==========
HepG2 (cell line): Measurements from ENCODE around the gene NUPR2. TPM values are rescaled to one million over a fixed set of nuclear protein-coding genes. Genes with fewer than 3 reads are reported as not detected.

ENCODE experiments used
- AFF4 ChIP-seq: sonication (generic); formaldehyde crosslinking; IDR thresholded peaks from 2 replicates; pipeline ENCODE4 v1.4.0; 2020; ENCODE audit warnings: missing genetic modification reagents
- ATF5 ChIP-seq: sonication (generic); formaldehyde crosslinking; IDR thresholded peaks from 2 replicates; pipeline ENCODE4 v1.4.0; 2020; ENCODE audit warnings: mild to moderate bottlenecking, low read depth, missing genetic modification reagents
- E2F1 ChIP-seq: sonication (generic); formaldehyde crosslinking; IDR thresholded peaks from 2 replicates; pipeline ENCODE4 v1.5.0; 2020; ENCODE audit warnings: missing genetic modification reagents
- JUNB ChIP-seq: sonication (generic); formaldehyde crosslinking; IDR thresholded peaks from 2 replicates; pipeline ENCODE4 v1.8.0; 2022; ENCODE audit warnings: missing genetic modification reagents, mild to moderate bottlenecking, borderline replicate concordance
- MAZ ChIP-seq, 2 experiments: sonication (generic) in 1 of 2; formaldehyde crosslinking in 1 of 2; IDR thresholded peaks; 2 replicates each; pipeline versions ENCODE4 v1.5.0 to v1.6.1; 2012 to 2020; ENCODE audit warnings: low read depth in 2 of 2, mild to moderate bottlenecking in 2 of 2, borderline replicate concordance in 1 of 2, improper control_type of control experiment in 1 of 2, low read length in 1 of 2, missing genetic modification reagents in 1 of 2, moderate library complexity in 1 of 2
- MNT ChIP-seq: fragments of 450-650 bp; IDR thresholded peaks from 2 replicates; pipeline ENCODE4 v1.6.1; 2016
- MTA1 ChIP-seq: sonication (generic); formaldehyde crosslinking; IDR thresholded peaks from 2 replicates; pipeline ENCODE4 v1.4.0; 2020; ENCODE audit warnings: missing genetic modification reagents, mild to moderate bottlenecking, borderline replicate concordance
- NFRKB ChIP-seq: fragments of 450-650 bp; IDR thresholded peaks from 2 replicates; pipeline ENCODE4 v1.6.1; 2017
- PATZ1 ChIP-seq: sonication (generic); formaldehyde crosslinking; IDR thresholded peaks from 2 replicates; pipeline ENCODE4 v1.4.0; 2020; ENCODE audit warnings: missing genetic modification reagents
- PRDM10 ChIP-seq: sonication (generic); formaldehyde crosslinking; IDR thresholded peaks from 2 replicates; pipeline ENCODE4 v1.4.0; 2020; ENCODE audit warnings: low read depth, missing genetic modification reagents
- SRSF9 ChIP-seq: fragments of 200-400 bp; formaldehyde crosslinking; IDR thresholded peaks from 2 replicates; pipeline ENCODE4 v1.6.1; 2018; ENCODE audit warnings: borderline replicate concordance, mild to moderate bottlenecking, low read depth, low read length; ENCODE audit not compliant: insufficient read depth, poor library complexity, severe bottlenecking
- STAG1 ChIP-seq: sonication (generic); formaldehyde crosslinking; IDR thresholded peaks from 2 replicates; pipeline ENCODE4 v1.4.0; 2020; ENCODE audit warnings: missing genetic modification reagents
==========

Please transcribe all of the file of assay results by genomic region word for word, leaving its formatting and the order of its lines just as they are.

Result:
HepG2 (cell line): Measurements from ENCODE around the gene NUPR2. TPM values are rescaled to one million over a fixed set of nuclear protein-coding genes. Genes with fewer than 3 reads are reported as not detected.

ENCODE experiments used
- AFF4 ChIP-seq: sonication (generic); formaldehyde crosslinking; IDR thresholded peaks from 2 replicates; pipeline ENCODE4 v1.4.0; 2020; ENCODE audit warnings: missing genetic modification reagents
- ATF5 ChIP-seq: sonication (generic); formaldehyde crosslinking; IDR thresholded peaks from 2 replicates; pipeline ENCODE4 v1.4.0; 2020; ENCODE audit warnings: mild to moderate bottlenecking, low read depth, missing genetic modification reagents
- E2F1 ChIP-seq: sonication (generic); formaldehyde crosslinking; IDR thresholded peaks from 2 replicates; pipeline ENCODE4 v1.5.0; 2020; ENCODE audit warnings: missing genetic modification reagents
- JUNB ChIP-seq: sonication (generic); formaldehyde crosslinking; IDR thresholded peaks from 2 replicates; pipeline ENCODE4 v1.8.0; 2022; ENCODE audit warnings: missing genetic modification reagents, mild to moderate bottlenecking, borderline replicate concordance
- MAZ ChIP-seq, 2 experiments: sonication (generic) in 1 of 2; formaldehyde crosslinking in 1 of 2; IDR thresholded peaks; 2 replicates each; pipeline versions ENCODE4 v1.5.0 to v1.6.1; 2012 to 2020; ENCODE audit warnings: low read depth in 2 of 2, mild to moderate bottlenecking in 2 of 2, borderline replicate concordance in 1 of 2, improper control_type of control experiment in 1 of 2, low read length in 1 of 2, missing genetic modification reagents in 1 of 2, moderate library complexity in 1 of 2
- MNT ChIP-seq: fragments of 450-650 bp; IDR thresholded peaks from 2 replicates; pipeline ENCODE4 v1.6.1; 2016
- MTA1 ChIP-seq: sonication (generic); formaldehyde crosslinking; IDR thresholded peaks from 2 replicates; pipeline ENCODE4 v1.4.0; 2020; ENCODE audit warnings: missing genetic modification reagents, mild to moderate bottlenecking, borderline replicate concordance
- NFRKB ChIP-seq: fragments of 450-650 bp; IDR thresholded peaks from 2 replicates; pipeline ENCODE4 v1.6.1; 2017
- PATZ1 ChIP-seq: sonication (generic); formaldehyde crosslinking; IDR thresholded peaks from 2 replicates; pipeline ENCODE4 v1.4.0; 2020; ENCODE audit warnings: missing genetic modification reagents
- PRDM10 ChIP-seq: sonication (generic); formaldehyde crosslinking; IDR thresholded peaks from 2 replicates; pipeline ENCODE4 v1.4.0; 2020; ENCODE audit warnings: low read depth, missing genetic modification reagents
- SRSF9 ChIP-seq: fragments of 200-400 bp; formaldehyde crosslinking; IDR thresholded peaks from 2 replicates; pipeline ENCODE4 v1.6.1; 2018; ENCODE audit warnings: borderline replicate concordance, mild to moderate bottlenecking, low read depth, low read length; ENCODE audit not compliant: insufficient read depth, poor library complexity, severe bottlenecking
- STAG1 ChIP-seq: sonication (generic); formaldehyde crosslinking; IDR thresholded peaks from 2 replicates; pipeline ENCODE4 v1.4.0; 2020; ENCODE audit warnings: missing genetic modification reagents